There is a blunt, succinct question that needs to be asked again: Why, given BYD is filled with a multitude of problems?
During a LBT Board meeting back in March of this year, before the Board had officially voted, it was noted that BYD had outright fabricated the fact that it had deployed buses within the U.S. and Europe, particularly to Apple in Cupertino, Hertz in Los Angeles, as well as Madrid and Holland.
Ryan Poppel, an investment partner with Kleiner Perkins Caufield & Byers was adamant in not only his support of Proterra at the meeting, but brought forth scathing accusations regarding the statistics BYD used in order to gain traction on the contract.
“Fundamentally, you are making an investment by executing this project—in that regard, your role is similar to mine,” Poppel had said. “It is with this context that I am confused by the initial recommendation to this board to buy from an unproven company like BYD for this critical project… Specifically, I have confirmation from Apple in Cupertino that denies any purchases or deployments of BYD buses. I can also provide contact information for the Global EV Lead at the Hertz Corporation. They will confirm that they have not, in fact, purchased or deployed any BYD buses.”
Three days after the LBT staff recommendation, Goldman Sachs placed BYD’s parent company as “below expectations,” with shares at “very thing margins” and “poor [second-half of 2012] results.”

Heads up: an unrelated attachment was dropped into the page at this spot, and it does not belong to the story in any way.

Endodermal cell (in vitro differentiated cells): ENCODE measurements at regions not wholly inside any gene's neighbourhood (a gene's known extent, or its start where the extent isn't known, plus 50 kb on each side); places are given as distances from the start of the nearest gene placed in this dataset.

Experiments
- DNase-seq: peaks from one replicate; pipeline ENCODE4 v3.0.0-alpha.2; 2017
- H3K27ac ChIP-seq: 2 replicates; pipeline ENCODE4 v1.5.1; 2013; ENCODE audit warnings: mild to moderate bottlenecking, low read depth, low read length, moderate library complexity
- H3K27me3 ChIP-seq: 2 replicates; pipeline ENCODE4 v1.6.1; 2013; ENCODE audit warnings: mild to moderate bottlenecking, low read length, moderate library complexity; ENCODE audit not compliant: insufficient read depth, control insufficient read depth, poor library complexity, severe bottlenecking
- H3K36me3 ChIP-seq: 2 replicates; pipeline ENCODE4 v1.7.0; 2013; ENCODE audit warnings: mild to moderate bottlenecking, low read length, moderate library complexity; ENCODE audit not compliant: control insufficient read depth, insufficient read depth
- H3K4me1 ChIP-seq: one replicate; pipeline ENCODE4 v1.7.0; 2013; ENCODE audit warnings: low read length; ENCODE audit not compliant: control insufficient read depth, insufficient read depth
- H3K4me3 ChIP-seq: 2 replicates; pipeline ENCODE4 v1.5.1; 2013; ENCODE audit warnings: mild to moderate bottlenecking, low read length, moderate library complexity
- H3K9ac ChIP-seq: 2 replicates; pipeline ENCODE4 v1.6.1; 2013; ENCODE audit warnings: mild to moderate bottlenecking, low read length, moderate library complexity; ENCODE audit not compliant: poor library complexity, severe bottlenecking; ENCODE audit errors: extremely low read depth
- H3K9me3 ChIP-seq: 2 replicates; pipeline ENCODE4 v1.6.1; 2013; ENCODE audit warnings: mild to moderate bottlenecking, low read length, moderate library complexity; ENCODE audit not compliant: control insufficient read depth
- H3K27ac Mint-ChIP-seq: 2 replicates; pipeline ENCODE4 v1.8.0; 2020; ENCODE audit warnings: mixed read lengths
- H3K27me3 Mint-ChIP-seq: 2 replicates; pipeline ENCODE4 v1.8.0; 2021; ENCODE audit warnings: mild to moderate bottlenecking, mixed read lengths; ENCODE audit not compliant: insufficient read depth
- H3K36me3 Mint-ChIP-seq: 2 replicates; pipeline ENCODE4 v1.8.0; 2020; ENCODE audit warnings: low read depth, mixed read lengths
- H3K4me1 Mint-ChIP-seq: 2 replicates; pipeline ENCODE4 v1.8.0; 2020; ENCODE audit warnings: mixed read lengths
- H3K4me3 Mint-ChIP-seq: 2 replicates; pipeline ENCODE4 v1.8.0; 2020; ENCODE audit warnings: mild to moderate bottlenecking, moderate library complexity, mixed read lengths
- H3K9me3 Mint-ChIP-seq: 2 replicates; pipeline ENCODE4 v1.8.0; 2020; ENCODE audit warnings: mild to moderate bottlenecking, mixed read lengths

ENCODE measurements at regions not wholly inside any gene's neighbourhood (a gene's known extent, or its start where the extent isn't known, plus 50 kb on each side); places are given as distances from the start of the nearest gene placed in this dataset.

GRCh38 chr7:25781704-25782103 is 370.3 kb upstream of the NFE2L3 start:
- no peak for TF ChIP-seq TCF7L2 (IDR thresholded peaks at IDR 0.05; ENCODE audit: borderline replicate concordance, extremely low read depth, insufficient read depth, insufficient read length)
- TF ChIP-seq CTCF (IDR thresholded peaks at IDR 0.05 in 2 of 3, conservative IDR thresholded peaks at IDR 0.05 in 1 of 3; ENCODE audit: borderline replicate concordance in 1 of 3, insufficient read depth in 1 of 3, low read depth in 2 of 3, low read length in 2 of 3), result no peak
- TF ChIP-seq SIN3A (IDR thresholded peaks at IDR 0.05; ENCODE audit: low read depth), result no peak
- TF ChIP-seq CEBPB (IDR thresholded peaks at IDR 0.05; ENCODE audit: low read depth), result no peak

The Long Beach Post reported that test trial performance analyses of their buses were fabricated extensively.
To add icing to the cake: three people were incinerated to death after one of BYD’s electric vehicle caught on fire in Shenzen.
So as I previously stated, the postponement of Metro’s vote left me with mixed feelings.
On the one hand, it was reminiscent of LBT’s postponement that proved ultimately unnecessary given that–despite overwhelming evidence that BYD lied about its American involvement, stats, and efficiency–they went with BYD anyways.
On the other hand, I am hopeful that perhaps Metro will understand that this is not a case of an-electric-bus-is-an-
The Metro Board has rescheduled the vote for June 27.